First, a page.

Lancaster’s cover encapsulates the architectural side of the book, though not the omnipresent human side of it (perhaps the influence of the publishers, The Architectural Press, was at work here). But even without Lancaster’s tweedy, hatted human characters, the cover is appealing. Its simple flat-colour drawings sum up a world of London architecture, from Thames-side warehouses to Regency terraces, and a lot of what the book describes, from parks to theatres, churches to shops. The diagonal division into night and day is a lovely touch and the lettering in the central panel works very well – particularly the way the illustrator has made use of the light and dark division of the cover to allow the word ‘NIGHT’ to appear black on white and the word ‘DAY’ to be reversed out of grey.

For anyone interested in this sort of thing, it’s worth looking out for a copy of London Night and Day. I already have two, one a slightly later edition with the Festival of Britain material removed and a higher price (five shillings instead of three and sixpence: inflation city). But you don’t have to haunt the secondhand bookshops. Old House Books have thoughtfully done a reprint that’s surely worth a purchase by any lover of London. Hurrah!

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*Note No author’s name is given, but the title page credits one Sam Lambert as the book’s ‘editor’. No one I’ve asked knows the identity of Sam Lambert. Did Lancaster himself write it? Or some of it? Is ‘Sam Lambert’ a portmanteau name made up of the names of two or three writers (it has a bit of ‘Osbert’ in it, of course). Who knows?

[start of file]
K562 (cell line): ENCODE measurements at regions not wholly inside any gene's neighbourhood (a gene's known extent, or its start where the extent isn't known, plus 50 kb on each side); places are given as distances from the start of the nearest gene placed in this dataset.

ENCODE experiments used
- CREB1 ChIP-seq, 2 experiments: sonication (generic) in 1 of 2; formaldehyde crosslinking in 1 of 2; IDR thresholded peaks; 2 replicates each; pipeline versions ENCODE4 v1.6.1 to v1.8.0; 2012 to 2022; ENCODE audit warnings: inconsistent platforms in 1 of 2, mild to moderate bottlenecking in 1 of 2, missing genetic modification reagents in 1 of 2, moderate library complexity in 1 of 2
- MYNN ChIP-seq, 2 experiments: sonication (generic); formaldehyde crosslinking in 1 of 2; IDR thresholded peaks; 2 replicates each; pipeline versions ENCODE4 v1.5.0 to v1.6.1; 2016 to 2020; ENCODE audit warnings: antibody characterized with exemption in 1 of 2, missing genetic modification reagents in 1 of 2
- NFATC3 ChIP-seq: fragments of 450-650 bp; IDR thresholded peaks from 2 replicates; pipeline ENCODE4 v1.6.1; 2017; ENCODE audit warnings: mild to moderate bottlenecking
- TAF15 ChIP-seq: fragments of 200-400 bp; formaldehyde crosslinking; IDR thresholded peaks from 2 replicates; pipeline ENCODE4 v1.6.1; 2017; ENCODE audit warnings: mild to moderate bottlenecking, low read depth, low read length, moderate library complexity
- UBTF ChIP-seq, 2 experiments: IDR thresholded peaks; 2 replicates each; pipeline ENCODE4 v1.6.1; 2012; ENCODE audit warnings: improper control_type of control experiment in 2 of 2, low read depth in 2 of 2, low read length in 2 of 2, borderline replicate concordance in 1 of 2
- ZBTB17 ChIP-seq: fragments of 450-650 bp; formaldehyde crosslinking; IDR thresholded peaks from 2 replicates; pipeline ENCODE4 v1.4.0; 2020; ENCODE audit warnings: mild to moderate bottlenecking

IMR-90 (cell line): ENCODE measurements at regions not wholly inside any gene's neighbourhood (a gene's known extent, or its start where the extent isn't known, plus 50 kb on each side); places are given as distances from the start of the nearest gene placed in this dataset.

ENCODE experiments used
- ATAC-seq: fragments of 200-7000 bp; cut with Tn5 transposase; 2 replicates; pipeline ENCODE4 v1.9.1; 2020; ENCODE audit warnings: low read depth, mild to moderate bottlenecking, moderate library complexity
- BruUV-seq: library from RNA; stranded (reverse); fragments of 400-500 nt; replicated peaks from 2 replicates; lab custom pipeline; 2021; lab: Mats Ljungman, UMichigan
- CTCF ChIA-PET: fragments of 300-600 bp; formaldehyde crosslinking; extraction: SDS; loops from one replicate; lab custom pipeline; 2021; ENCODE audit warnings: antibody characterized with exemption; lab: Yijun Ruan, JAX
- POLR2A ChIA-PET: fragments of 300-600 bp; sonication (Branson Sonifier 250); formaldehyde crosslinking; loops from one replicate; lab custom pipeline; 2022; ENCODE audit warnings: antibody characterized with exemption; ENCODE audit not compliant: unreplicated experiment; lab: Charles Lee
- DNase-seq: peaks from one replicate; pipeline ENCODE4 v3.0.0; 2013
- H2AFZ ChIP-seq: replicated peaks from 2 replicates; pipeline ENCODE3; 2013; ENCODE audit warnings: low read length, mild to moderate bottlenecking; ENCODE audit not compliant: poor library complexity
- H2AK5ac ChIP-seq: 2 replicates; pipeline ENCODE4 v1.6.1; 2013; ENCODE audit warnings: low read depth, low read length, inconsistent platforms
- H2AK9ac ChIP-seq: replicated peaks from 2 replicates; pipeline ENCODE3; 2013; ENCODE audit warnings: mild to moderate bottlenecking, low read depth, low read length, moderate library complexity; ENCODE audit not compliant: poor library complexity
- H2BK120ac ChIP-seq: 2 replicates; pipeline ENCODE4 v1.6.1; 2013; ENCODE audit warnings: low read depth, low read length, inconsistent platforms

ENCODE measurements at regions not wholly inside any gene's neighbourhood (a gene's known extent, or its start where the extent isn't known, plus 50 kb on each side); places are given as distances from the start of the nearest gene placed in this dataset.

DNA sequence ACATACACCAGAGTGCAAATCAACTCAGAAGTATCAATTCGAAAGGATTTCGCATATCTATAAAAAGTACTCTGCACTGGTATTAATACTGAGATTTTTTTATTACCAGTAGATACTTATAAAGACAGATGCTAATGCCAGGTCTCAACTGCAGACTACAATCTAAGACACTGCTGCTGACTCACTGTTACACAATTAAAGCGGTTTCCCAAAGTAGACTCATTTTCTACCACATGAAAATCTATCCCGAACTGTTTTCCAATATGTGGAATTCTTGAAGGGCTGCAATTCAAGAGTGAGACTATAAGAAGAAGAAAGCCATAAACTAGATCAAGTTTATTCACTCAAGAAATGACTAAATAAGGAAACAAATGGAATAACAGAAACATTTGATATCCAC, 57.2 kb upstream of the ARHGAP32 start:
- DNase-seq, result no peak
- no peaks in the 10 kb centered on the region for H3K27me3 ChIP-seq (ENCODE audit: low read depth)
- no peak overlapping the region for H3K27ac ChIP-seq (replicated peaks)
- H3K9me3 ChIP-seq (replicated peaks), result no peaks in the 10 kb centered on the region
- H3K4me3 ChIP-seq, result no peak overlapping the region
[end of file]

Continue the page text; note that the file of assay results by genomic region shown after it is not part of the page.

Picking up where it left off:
Tuesday, April 14, 2015

Kingly Street, London

Mr and Mrs Atlas

Here’s a brief post as I wrestle with a deadline.

There are whole books about looking up in London, and rightly so: you miss a lot if you don’t. A chance glance when hurrying along Kingly Street in search of congenial friends in a pub led me to stop briefly and take a photograph of these figures through the gloom of dusk. They remind me of those baroque atlases – common in central European cities like Prague – that seem to strain to hold up doorways in grand city houses. I’ve noticed them in London too, in particular in a very studied baroque revival facade in Mortimer Street.

Here the figures are on a more modest frontage, with lots of glazed tiles. It’s almost as if the architect threw in a bit of baroquery as visual relief and to stop the frontage looking like a kitchen. It’s a standard assemblage – swags (heavy), scrolls (curvaceous), date stone (bulgy). And the figures: male and female supporters straining at their job and somewhat squashed-looking, but with enough space to stick their elbows out and their knees up, as if to support the swags. A neat and confident bit of decoration from 1911, in defiance of the Cubism, Futurism, and abstraction that were bursting out everywhere in the visual arts. Tradition still had its place.

Friday, April 10, 2015

Piccadilly, London

Formerly, formally: modernist style

In modernist design, we used to be taught, a ‘style’ is not imposed on the building or the object being designed: form follows function. A Brno chair by Mies van der Rohe, a door handle by Walter Gropius, a door by Le Corbusier are the way the are because that’s the way they work best.

Aren’t they? Well, not entirely. That tubular framework on the chair is brightly polished, that door handle aligns precisely with the light switch, that door had a painting on it for goodness sake. They look like that because the architect liked the way they looked. Modernism is a style, just as Gothic or Baroque are styles.